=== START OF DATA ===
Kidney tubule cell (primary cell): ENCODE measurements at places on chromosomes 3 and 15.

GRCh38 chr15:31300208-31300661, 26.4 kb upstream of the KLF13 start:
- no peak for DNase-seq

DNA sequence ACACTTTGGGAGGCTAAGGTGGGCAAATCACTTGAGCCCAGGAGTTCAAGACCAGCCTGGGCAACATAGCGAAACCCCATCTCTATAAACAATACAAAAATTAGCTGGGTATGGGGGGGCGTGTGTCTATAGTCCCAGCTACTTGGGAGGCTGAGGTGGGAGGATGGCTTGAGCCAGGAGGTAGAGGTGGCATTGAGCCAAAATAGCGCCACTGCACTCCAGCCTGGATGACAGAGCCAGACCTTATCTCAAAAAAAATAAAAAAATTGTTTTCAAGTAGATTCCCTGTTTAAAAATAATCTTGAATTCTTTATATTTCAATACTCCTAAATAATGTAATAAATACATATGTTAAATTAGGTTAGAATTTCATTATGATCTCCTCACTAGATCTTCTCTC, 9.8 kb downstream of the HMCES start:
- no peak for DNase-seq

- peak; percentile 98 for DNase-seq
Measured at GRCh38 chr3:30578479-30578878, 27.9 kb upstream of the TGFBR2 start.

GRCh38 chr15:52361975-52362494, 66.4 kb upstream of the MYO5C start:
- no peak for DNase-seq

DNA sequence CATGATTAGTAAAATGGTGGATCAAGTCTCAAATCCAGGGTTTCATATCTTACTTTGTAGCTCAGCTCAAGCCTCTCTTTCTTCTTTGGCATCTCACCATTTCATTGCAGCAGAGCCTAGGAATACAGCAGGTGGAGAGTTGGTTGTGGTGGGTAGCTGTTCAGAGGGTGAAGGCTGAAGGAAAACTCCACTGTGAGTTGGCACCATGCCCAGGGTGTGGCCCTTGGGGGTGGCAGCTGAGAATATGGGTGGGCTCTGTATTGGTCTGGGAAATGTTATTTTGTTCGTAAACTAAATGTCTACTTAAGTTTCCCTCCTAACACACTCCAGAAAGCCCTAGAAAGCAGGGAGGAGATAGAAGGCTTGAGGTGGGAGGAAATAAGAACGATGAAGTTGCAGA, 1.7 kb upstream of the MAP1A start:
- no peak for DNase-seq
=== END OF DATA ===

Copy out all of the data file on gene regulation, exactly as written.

Kidney tubule cell (primary cell): ENCODE measurements at places on chromosomes 3 and 15.

GRCh38 chr15:31300208-31300661, 26.4 kb upstream of the KLF13 start:
- no peak for DNase-seq

DNA sequence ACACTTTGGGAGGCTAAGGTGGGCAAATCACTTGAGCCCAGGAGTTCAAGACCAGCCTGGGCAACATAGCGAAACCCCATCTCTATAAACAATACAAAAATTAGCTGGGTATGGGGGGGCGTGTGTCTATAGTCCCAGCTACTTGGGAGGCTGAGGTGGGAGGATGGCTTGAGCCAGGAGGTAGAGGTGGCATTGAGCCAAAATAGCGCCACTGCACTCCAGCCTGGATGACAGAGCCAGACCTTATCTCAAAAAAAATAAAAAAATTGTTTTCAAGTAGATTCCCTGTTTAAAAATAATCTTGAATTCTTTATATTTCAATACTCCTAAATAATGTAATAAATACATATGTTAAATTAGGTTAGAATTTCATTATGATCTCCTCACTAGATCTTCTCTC, 9.8 kb downstream of the HMCES start:
- no peak for DNase-seq

- peak; percentile 98 for DNase-seq
Measured at GRCh38 chr3:30578479-30578878, 27.9 kb upstream of the TGFBR2 start.

GRCh38 chr15:52361975-52362494, 66.4 kb upstream of the MYO5C start:
- no peak for DNase-seq

DNA sequence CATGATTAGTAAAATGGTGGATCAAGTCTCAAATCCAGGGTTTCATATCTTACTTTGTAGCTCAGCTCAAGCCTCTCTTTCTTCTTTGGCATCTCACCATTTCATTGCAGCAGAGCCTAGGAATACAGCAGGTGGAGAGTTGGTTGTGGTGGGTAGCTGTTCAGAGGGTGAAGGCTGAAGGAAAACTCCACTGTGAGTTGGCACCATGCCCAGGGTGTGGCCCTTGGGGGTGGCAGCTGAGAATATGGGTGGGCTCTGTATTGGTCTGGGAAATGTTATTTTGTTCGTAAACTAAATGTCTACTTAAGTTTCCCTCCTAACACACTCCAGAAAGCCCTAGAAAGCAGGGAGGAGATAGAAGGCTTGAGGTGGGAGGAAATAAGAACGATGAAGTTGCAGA, 1.7 kb upstream of the MAP1A start:
- no peak for DNase-seq